2. If your caregiver consumes large amounts of something you are severely allergic to then it's possible that the proteins from that food will transfer through to breastmilk. The allergic reaction would not be as serious as it would be if you were consuming the food directly though. So, you could expect reduced symptoms/severity. You should have your caregiver match your dietary needs and you would be safe from that concern.
3. If your caregiver is taking medication then you would want to know if it is transferred through breastmilk. Majority of common medications now have been tested and are known if they are found in breastmilk so it could be as simple as a Google search or calling up your doctor's office to ask.
Many of the ones that are transferred and found in breastmilk do have alternatives available though so it isn't as much concern as one may initially think. There may be an adjustment your caregiver will need to make but it wouldn't be too much of a hassle, in my personal opinion.
4. If anything, it would cause more harm to the caregiver in the case they were unknowingly/knowingly malnourished. They should eat well, take daily vitamins (continuation of prenatals would likely be preferred), and mindfully adjust these things as necessary. They should drink a meal supplement/replacement in addition to their regular meals if they find they need more calories. They can easily know if they need more if their milk isn't coming as well as it really should, if they've become excessively tired, or they're dropping weight quickly while lactation has been the only change in their diet, health, and routine.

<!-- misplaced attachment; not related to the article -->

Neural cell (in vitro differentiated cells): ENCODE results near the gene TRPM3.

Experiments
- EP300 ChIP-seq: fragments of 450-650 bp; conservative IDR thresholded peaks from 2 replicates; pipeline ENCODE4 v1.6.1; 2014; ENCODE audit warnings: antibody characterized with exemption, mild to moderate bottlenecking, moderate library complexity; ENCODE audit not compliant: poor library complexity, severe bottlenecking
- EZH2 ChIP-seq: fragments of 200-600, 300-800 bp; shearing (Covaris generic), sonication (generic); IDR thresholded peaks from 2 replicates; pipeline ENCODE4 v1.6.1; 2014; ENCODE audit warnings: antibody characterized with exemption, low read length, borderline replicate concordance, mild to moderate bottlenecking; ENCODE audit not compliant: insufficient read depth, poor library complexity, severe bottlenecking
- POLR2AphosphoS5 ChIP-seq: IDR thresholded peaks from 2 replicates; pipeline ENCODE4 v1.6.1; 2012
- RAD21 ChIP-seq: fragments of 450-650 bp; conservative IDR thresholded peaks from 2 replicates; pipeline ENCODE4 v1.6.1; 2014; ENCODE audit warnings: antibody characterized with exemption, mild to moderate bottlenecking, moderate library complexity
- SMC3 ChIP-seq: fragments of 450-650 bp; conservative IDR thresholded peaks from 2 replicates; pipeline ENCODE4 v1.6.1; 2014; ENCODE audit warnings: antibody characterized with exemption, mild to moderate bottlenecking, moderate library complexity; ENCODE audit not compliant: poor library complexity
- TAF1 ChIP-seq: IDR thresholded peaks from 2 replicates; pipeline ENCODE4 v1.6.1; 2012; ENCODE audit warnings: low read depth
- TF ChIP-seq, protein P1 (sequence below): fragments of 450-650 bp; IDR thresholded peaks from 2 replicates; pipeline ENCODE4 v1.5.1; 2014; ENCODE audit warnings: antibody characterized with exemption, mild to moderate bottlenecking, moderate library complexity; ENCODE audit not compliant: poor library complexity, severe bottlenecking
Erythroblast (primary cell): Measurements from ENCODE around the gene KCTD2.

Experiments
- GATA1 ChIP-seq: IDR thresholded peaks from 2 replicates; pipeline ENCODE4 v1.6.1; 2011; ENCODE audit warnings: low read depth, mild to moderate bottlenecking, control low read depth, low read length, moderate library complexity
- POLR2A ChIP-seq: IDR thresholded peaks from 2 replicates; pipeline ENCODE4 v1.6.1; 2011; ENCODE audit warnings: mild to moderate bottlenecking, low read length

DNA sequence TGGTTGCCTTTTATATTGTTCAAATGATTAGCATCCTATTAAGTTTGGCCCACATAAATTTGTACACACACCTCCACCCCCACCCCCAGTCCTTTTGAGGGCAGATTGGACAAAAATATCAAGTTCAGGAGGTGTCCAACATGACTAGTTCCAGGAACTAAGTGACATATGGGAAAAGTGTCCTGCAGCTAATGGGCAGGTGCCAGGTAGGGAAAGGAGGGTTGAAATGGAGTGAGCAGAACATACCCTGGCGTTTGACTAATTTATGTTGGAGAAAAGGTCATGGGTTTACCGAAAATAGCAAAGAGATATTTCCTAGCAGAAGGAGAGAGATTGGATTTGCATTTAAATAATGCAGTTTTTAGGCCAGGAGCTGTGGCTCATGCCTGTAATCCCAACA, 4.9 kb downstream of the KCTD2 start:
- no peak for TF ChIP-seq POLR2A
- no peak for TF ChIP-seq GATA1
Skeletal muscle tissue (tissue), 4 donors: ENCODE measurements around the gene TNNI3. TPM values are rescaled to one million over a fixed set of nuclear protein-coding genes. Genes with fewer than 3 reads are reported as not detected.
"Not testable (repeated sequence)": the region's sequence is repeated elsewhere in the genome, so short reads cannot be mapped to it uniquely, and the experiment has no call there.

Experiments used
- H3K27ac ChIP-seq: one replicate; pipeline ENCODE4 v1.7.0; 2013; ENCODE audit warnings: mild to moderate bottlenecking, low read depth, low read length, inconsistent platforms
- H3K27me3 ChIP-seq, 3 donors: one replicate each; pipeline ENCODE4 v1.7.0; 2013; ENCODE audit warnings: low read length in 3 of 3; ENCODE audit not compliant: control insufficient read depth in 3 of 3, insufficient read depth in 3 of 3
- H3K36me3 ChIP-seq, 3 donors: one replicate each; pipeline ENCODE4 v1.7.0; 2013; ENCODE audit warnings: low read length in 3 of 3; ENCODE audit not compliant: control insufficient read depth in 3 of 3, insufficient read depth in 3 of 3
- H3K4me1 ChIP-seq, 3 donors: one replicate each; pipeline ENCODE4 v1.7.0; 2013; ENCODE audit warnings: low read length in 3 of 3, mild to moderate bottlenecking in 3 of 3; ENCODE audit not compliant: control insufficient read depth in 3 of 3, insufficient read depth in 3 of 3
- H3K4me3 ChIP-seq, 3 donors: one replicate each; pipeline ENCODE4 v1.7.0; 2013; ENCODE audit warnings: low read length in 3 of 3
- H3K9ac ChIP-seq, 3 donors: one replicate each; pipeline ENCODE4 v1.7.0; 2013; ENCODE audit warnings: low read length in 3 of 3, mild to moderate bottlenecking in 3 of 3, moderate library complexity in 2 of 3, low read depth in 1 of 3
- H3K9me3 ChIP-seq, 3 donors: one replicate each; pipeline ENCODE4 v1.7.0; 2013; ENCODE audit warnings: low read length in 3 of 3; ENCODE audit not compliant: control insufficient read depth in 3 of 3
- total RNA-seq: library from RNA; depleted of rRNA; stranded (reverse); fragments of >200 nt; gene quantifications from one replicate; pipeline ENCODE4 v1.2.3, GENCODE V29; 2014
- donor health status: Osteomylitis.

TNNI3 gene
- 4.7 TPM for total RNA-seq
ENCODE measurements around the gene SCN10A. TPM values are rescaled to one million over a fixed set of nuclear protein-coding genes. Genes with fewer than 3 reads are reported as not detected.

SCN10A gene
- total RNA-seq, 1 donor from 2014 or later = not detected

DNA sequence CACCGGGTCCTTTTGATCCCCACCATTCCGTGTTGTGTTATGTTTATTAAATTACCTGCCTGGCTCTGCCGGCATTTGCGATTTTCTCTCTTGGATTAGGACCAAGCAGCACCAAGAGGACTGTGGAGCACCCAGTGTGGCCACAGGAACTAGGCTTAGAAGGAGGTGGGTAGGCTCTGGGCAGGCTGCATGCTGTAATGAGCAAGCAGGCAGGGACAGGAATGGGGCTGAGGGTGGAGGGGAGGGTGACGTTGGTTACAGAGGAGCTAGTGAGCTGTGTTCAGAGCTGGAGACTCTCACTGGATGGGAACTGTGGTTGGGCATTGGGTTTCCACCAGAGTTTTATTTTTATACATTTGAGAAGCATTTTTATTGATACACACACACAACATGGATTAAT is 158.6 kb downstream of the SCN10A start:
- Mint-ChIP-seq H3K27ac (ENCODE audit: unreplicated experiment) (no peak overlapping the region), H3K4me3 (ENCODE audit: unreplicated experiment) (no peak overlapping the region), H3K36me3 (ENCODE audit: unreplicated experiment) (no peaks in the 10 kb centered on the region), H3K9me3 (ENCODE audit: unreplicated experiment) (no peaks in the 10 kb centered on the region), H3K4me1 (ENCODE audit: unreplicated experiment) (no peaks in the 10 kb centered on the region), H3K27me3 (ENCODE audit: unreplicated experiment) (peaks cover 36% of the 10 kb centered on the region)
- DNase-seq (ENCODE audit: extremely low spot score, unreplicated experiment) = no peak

5. Do not mistakenly believe that you can live off of only consuming another human's breastmilk long-term. You do still need to consume calories and nutrients elsewhere, but, depending on how much breastmilk you consume, perhaps not as much. It would be wise to not try to rely on it as a sole source of nutrients, is what I'm trying to say. At some point your body will need more, and their body will start to become too taxed from keeping another adult alive.
Indigestion shouldn't be a concern at all, actually. Breastmilk is certainly pH balanced if the caregiver has taken care of her health, and it's generally one of the easiest, if not the easiest, things for our bodies to process. It's even recommended by doctors to change to breastfeeding of infants who have been medically diagnosed with acid reflux and gastrointestinal issues. Again, if you're experiencing issues with the breastmilk then seriously evaluate your caregiver's diet and cut out things you are particularly sensitive to when you eat them yourself.
As for not being able to breastfeed in public, it probably would not be socially acceptable in most cultures; however, there are affordable breastpumps that can be bought from even Amazon for around $100. It would allow your caregiver to pump their milk out and store it in bottles for later use when you're out and would want some. Alternatively, you could hide away in your personal vehicle with window shades in the back seat for feedings or hang out in the private family restroom for a quick nursing session. This would be, of course, if you lean towards being more "dependent" on it.